On Friday morning, I wasn’t feeling too hot. I sent a text to a much older friend of mine and asked if he wanted to have coffee. We agreed to meet at a local diner shortly after. When I got there, I told him what was going on and how financially, I’d just been pickled beyond belief. Ex #1 has been getting less pay at work with all that’s going on and could give me nothing for the next two weeks. Friday was his payday and the check was so small, he could spare not one penny or risk starvation for himself. Obviously, I said that was fine, don’t worry about it. We’ll manage.
That was before I met with my friend and all hell broke loose.
He and I talked, most especially about the upcoming lawsuit and all that it entails. I told him where I’d gotten to as far as the paperwork needed and what I was thinking about the rest. I got a little hot and eventually, even the waitress wouldn’t come over to refill our coffees. That’s one good thing about my friend; conversations might get intense but he does not take our disagreements personally and never holds it against me.
He eventually would say, “Come on. Let’s go. You’re riding with me.” He started taking me around town, assisting me in talking to people I needed to talk to and then took me to the local Catholic charity/thrift store and got me a box of food for my family. Yes, I went and received charity for food for my family. With the news that, as far as financially, things were going to take a huge nose-dive and fast, I had to do something. Since he was with me, it made it a lot easier to ask for help.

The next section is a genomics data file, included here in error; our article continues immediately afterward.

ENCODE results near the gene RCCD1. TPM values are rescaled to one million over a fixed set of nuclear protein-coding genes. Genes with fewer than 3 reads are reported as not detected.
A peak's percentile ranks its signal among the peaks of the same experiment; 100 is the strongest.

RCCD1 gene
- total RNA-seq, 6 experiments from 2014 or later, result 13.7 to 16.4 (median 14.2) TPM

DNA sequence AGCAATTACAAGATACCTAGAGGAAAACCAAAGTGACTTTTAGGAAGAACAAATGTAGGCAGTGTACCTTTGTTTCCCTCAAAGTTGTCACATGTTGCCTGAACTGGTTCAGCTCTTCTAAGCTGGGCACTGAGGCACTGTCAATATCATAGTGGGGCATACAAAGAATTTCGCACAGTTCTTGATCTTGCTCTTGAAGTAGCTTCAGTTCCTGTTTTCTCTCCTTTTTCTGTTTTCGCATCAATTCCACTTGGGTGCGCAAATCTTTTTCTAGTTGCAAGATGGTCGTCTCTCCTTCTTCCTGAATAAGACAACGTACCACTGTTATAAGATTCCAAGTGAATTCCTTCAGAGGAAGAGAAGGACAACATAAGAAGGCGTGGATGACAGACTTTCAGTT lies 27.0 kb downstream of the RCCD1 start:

He took me back to Rendy and left to go home. He gave me instructions on a couple things I need to finish this weekend and he would pick me up on Tuesday to finish what needs doing.
I hugged and then waved to him as he left, feeling much better and more “pro-active” than before and was all smiles, hoping things kept going as smoothly as they had with him helping put focus to my thoughts. Climbing into Rendy, I stuck the key in the ignition and turned. Nothing happened. The key wouldn’t turn. My first thought is the same as y’alls – turn the steering wheel. Perhaps I locked it while getting out. No dice. Key still wouldn’t turn. I got into the glove box and pulled out the spare key and tried that one. Nope. Wouldn’t turn. The key would not turn or budge even a smidgeon.
Holding back screams of frustration, I grabbed my laptop and went back into the diner. I asked the waitress for a cup of coffee. I’m sure she saw it all over my face and asked me what was wrong. I let her have it. I couldn’t shut up. The whole kit-n-kaboodle and topped it off with telling her that now my car was broken – again. She sympathized and I apologized for not shutting up. I told her I was sorry, I just had to speak or I was going to explode. She said it was ok and wandered off to check her other patrons. Every now and again, she’d pop back by to ask how I was doing. I tried to keep it short and sweet, after that.